6. I don't know if appealing to the masses is the right choice given that 'the average user' is moving away from the traditional desktop computer and going more and more mobile. Even bureaucracy has gone digital and moved to the cloud so there aren't many cases in which you need to type a letter or something like that – you send an email or log on to a website and do stuff there – even with apps on a phone. People these days live in the browser + some social media apps + some audio and video player – that's it.

    Desktop PC's are for professionals, power users and gamers – THOSE are the ones you want to tackle, along with students, the other category who really needs a machine to create something with and not just consume content made by someone else. Some of these professionals in the past few years have been let down immensely by Apple who neglected the pro market, and have looked for alternatives – from hackintoshes to switching (back) to Windows – and a few to Linux. Couple that with Adobe's subscription model and you have another chunk of disillusioned pro users looking for an alternative solution to their problem. Even if it is just a small fraction, it's a fraction that *spends money*, which is why Steam is on Linux and some other paid software is available – not nearly enough, though.

    So, a solid, reliable and easy to use OS coupled with some good hardware support and a range of reliable PRO software could attract that slice of the market. Along with enthusiasts and students who DO need to type stuff and create content, regardless whether in elementary school or post-graduates.

    There are some professional pieces of software, FLOSS and proprietary – whatever, it does not matter as long as it gets things done but they are often poorly marketed if even marketed at all, and some are just not up to the task of leading a pro to take the jump. Right yesterday I was looking back at Scribus (DTP open source software) for a potential book typesetting in the next few months. I already used it but only for short and more graphic-based stuff. Well, imagine my surprise when I find out it does not handle well documents with more than 30 (yep, you read right – THIRTY) pages – the book is just about 80, import from Word or Writer does not include TOC, pictures and footnotes (there a tons of footnotes and pictures). Not only that, you can insert footnotes only in the "new" beta version, creating a TOC is a joke because you have to do it half by hand. In short, lots of workarounds, lots of unknowns and fixes that lead to a higher price for the client or you losing money. And that is just ONE recent example.

    I'll stop rambling and ranting. I love Linux and there are good programs (blender is great, so is Ardour for instance) but… we have to stop relying on things like – just use Wine or VB, A does the same as B (no it doesn't!) and market to nerds who live in the terminal IF we want to see the year of the Linux desktop – which is not necessarily something needed and to look for.

  7. All it takes is making Linux profitable to businesses. Valve is a good example as well as Google, Asus is a sad example. Dell sells Linux machines but they don't market them to the average user. But freedom is more important than anything. Windows users can already browse the web as well as Mac users and other OS users. If Linux isn't solving a problem, or perceived problem for the user, there just won't be an interest. Year of Linux desktop to me translates to a massive gain in OS market share. If year of Linux desktop means it's a viable option for an average user then that year would have been 2001 when I first started using Linux. It's always been a great Desktop experience in my opinion.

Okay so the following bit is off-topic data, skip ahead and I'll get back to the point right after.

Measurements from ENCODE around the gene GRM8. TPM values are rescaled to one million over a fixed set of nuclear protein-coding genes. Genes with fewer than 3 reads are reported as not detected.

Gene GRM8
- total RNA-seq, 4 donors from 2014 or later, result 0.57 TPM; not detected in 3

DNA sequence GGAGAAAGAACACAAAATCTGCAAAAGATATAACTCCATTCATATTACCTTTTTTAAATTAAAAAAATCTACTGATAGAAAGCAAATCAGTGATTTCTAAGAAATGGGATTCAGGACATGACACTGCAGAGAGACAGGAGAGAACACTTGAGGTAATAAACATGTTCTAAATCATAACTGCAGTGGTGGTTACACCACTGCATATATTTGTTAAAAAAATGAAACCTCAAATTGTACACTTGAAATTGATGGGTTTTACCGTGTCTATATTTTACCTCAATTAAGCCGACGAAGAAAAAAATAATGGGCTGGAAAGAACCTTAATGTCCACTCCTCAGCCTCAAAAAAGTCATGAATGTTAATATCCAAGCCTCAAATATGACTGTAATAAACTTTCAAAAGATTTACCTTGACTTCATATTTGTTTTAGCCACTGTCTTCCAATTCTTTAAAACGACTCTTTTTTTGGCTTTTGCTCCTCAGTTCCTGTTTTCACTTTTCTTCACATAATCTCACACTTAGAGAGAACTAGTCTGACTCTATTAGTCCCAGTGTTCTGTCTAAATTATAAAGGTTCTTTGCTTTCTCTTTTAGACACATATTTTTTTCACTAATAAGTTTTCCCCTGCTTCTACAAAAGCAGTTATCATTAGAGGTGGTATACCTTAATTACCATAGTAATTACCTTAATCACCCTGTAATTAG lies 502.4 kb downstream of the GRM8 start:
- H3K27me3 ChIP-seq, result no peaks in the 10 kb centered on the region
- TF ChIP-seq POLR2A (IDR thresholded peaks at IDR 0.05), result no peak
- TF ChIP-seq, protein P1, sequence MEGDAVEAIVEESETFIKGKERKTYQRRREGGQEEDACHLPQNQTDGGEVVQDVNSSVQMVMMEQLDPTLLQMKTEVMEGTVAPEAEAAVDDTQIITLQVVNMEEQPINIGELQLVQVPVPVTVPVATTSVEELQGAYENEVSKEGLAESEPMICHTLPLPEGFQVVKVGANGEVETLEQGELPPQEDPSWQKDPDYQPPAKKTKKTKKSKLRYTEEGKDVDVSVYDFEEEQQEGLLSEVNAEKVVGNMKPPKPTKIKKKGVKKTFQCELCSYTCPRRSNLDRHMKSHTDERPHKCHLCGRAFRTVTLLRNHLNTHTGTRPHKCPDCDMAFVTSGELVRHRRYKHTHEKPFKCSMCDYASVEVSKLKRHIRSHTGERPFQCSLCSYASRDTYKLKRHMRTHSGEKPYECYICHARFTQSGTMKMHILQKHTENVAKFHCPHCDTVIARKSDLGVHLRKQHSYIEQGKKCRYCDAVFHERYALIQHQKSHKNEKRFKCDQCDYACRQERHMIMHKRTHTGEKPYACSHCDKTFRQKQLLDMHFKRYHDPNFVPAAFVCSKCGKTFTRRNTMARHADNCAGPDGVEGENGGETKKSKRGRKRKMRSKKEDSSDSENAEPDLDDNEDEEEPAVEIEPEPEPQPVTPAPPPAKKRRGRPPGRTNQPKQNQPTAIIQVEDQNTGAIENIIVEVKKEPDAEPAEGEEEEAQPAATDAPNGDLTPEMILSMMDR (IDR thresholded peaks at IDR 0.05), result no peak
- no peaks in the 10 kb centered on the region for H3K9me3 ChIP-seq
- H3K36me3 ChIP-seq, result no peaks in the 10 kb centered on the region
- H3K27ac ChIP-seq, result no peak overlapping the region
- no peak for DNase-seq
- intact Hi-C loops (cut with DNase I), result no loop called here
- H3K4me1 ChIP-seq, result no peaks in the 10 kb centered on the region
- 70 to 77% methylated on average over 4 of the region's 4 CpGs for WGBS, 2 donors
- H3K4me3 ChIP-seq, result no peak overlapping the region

8. I think that the Linux Desktop, specifically KDE Plasma has really hit the mark on so many levels, especially with the KDE Connect and now with the Plasma Mobile project, there is finally the convergence I have wanted in sight. Depending on what I am doing throughout the day, I interact with technology differently. When I am in work mode, I don't look at my phone. Why would I look at a tiny screen when I have 4 much larger screens to do my work. Having that mobile integration into my desktop, notifying me of things I care about and being able to act on it, not from my phone but from my computer is what I want. If I can send an SMS using a keyboard rather than a touch screen, life is good. There are other push notifications I get from my phone and onto my computer that I also find valuable so now I get my convergence. Just waiting for Plasma Mobile to mature enough to use full time and MY year of the LInux ecosystem will have arrived.

    Gnome? Well, we can wait several more years for them to catch up.

  9. Linux Desktop Lack of Success.
    The Linux community is terrible sellers to a broader public. We try to sell a car with nerd facts about the different alloys in the engine.

    Example on Linux selling gospel:

    Scenario: Newbie in a Linux forum…..

    How can I mount a NTFS disc on startup?
    32 answer like this. in different variations:

    Alt-Ctrl-T to start a terminal.
    ls -al /dev/disk/by-uuid/
    Create a mount point with sudo mkdir /media/ntfs. then use sudo nano, go to /etc/fstab and enter a line for the mount you want.

    The number 33 answer:

    Install GNOME Disks, run it. Find your partition/disc there, select ‘mount on boot’.

    So Linux is complicated as hell says the 32 first answers.
    That’s the image people see. We don’t know our audience.

  10. I think pushing Linux in day to day life will help. when you saw cool company doing cool stuff, ask for Linux, when people around you have problem, tell them about Linux. ex. today I saw NZXT is doing this https://www.letsbld.com/BLD and I asked for option to not pay for windows. probably not gonna happen, but if it did, awesome.

  11. Linux should borrow from ChromeOS. I think Ubuntu Core is going the right direction, everything transactionally update, easy rollback if something goes wrong, rock solid security, ease of use, and make it easy for techie people to assist them remotely. It should be almost impossible to break.

    Inexpensive ARM-powered laptops.

    If you want enterprise users you need something like ActiveDIrectory out of the box.

    You do that, and techie people will want to install it on the computers they manage for friends and family.